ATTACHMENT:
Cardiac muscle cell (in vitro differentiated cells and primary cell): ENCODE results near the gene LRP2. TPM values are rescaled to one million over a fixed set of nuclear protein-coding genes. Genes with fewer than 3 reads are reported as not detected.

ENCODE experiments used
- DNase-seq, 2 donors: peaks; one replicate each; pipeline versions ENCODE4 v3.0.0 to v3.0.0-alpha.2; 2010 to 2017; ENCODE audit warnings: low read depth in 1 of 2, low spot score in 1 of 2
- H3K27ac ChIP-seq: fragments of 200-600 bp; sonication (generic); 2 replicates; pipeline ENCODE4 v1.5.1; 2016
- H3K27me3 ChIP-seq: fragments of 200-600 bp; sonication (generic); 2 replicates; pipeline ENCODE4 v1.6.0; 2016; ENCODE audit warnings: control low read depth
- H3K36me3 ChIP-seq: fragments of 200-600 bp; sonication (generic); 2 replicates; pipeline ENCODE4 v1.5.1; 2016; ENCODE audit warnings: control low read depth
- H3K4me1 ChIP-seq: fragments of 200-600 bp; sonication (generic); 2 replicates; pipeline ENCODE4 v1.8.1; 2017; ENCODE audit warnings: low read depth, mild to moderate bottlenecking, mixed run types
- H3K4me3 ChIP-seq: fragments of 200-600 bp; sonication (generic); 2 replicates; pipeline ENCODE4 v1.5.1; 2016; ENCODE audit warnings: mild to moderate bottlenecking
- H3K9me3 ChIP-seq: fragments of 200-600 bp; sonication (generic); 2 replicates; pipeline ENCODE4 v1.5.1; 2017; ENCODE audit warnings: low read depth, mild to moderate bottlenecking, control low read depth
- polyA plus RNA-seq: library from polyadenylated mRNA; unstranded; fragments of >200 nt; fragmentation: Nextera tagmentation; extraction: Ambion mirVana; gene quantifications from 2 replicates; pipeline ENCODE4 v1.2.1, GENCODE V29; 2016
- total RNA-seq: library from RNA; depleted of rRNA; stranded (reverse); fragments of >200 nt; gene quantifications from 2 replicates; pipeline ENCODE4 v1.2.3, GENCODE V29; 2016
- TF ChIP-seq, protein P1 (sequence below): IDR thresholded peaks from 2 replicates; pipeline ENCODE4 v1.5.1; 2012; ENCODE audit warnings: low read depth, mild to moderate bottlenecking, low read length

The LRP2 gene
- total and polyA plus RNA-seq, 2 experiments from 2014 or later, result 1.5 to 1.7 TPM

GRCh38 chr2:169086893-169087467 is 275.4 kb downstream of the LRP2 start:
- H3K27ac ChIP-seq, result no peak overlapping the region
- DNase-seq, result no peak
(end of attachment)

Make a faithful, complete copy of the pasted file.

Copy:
Cardiac muscle cell (in vitro differentiated cells and primary cell): ENCODE results near the gene LRP2. TPM values are rescaled to one million over a fixed set of nuclear protein-coding genes. Genes with fewer than 3 reads are reported as not detected.

ENCODE experiments used
- DNase-seq, 2 donors: peaks; one replicate each; pipeline versions ENCODE4 v3.0.0 to v3.0.0-alpha.2; 2010 to 2017; ENCODE audit warnings: low read depth in 1 of 2, low spot score in 1 of 2
- H3K27ac ChIP-seq: fragments of 200-600 bp; sonication (generic); 2 replicates; pipeline ENCODE4 v1.5.1; 2016
- H3K27me3 ChIP-seq: fragments of 200-600 bp; sonication (generic); 2 replicates; pipeline ENCODE4 v1.6.0; 2016; ENCODE audit warnings: control low read depth
- H3K36me3 ChIP-seq: fragments of 200-600 bp; sonication (generic); 2 replicates; pipeline ENCODE4 v1.5.1; 2016; ENCODE audit warnings: control low read depth
- H3K4me1 ChIP-seq: fragments of 200-600 bp; sonication (generic); 2 replicates; pipeline ENCODE4 v1.8.1; 2017; ENCODE audit warnings: low read depth, mild to moderate bottlenecking, mixed run types
- H3K4me3 ChIP-seq: fragments of 200-600 bp; sonication (generic); 2 replicates; pipeline ENCODE4 v1.5.1; 2016; ENCODE audit warnings: mild to moderate bottlenecking
- H3K9me3 ChIP-seq: fragments of 200-600 bp; sonication (generic); 2 replicates; pipeline ENCODE4 v1.5.1; 2017; ENCODE audit warnings: low read depth, mild to moderate bottlenecking, control low read depth
- polyA plus RNA-seq: library from polyadenylated mRNA; unstranded; fragments of >200 nt; fragmentation: Nextera tagmentation; extraction: Ambion mirVana; gene quantifications from 2 replicates; pipeline ENCODE4 v1.2.1, GENCODE V29; 2016
- total RNA-seq: library from RNA; depleted of rRNA; stranded (reverse); fragments of >200 nt; gene quantifications from 2 replicates; pipeline ENCODE4 v1.2.3, GENCODE V29; 2016
- TF ChIP-seq, protein P1 (sequence below): IDR thresholded peaks from 2 replicates; pipeline ENCODE4 v1.5.1; 2012; ENCODE audit warnings: low read depth, mild to moderate bottlenecking, low read length

The LRP2 gene
- total and polyA plus RNA-seq, 2 experiments from 2014 or later, result 1.5 to 1.7 TPM

GRCh38 chr2:169086893-169087467 is 275.4 kb downstream of the LRP2 start:
- H3K27ac ChIP-seq, result no peak overlapping the region
- DNase-seq, result no peak